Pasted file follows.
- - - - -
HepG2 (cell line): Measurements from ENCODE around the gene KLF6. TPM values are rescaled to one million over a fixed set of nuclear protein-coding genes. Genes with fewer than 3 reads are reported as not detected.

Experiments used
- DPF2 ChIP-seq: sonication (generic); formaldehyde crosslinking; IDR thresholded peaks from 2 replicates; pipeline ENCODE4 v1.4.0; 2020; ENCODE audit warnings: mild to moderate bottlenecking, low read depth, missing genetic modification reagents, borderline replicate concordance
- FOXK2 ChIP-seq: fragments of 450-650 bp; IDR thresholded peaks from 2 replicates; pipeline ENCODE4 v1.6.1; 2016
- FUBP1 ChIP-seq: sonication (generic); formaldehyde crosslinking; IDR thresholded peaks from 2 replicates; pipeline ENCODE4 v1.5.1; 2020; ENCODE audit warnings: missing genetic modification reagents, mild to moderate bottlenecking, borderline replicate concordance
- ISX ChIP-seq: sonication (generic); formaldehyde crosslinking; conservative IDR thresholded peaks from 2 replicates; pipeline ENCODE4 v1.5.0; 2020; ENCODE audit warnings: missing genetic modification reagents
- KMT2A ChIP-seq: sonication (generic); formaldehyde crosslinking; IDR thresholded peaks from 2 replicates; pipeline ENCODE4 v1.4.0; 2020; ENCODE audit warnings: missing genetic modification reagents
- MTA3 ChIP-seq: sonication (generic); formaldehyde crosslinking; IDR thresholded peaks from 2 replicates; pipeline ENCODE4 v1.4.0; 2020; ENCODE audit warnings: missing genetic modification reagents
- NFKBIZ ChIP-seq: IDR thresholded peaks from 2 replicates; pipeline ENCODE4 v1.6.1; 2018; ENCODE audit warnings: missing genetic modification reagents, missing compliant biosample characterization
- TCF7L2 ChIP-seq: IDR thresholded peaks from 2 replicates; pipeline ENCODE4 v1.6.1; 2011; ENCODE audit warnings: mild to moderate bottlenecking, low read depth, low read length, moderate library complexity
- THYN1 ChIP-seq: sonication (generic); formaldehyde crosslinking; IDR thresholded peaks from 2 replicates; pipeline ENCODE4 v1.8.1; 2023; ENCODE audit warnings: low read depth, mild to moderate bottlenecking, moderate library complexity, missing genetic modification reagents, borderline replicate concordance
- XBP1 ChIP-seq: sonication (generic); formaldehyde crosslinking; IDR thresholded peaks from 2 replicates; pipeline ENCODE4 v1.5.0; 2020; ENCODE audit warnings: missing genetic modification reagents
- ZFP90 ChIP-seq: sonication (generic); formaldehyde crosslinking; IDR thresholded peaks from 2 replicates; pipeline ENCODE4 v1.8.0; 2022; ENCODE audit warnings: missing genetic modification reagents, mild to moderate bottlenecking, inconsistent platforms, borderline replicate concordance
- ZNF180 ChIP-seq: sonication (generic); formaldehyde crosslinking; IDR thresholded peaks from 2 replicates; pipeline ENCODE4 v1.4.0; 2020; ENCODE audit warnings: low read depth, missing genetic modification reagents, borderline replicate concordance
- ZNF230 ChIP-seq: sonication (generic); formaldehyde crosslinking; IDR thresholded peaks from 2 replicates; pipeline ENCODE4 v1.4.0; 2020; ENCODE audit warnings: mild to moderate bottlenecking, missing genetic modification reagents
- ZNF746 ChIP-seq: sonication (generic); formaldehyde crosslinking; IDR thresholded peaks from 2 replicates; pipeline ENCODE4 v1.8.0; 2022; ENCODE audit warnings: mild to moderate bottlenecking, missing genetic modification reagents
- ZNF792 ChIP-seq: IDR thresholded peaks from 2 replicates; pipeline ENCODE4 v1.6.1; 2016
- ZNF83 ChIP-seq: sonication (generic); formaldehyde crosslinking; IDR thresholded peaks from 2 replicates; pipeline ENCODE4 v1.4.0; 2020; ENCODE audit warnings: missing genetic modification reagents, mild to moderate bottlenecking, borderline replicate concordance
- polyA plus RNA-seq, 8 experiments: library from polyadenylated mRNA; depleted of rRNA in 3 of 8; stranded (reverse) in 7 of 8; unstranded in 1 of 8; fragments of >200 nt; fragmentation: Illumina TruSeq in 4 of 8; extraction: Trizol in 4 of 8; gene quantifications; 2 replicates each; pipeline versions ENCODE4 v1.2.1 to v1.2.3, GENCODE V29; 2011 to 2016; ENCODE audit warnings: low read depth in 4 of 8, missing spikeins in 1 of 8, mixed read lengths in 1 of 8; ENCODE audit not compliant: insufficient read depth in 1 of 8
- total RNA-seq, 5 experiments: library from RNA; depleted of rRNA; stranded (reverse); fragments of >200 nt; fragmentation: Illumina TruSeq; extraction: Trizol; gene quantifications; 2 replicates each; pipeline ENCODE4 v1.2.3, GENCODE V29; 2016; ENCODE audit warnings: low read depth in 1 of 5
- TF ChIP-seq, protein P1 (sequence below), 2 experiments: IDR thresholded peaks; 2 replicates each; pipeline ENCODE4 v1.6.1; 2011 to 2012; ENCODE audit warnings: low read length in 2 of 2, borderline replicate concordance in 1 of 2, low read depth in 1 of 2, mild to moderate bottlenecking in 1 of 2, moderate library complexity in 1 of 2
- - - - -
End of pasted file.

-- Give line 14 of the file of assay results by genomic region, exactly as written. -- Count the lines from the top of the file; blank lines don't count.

- ZNF180 ChIP-seq: sonication (generic); formaldehyde crosslinking; IDR thresholded peaks from 2 replicates; pipeline ENCODE4 v1.4.0; 2020; ENCODE audit warnings: low read depth, missing genetic modification reagents, borderline replicate concordance